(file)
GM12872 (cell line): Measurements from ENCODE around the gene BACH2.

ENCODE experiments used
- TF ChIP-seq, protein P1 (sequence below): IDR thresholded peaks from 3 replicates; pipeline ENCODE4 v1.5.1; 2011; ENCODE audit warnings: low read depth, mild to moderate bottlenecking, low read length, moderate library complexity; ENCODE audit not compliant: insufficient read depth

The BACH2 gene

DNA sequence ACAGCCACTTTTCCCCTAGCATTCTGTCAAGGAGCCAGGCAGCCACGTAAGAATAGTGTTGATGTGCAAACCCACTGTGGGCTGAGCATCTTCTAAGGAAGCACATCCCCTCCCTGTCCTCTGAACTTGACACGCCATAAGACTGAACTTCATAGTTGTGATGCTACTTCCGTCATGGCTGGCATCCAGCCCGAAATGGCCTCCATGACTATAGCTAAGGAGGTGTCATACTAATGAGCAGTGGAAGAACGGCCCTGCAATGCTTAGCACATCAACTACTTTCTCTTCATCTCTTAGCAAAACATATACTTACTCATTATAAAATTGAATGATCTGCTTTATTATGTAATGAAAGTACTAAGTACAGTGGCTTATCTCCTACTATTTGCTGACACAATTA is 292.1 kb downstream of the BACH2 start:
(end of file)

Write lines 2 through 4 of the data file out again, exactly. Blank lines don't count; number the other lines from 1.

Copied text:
ENCODE experiments used
- TF ChIP-seq, protein P1 (sequence below): IDR thresholded peaks from 3 replicates; pipeline ENCODE4 v1.5.1; 2011; ENCODE audit warnings: low read depth, mild to moderate bottlenecking, low read length, moderate library complexity; ENCODE audit not compliant: insufficient read depth

The BACH2 gene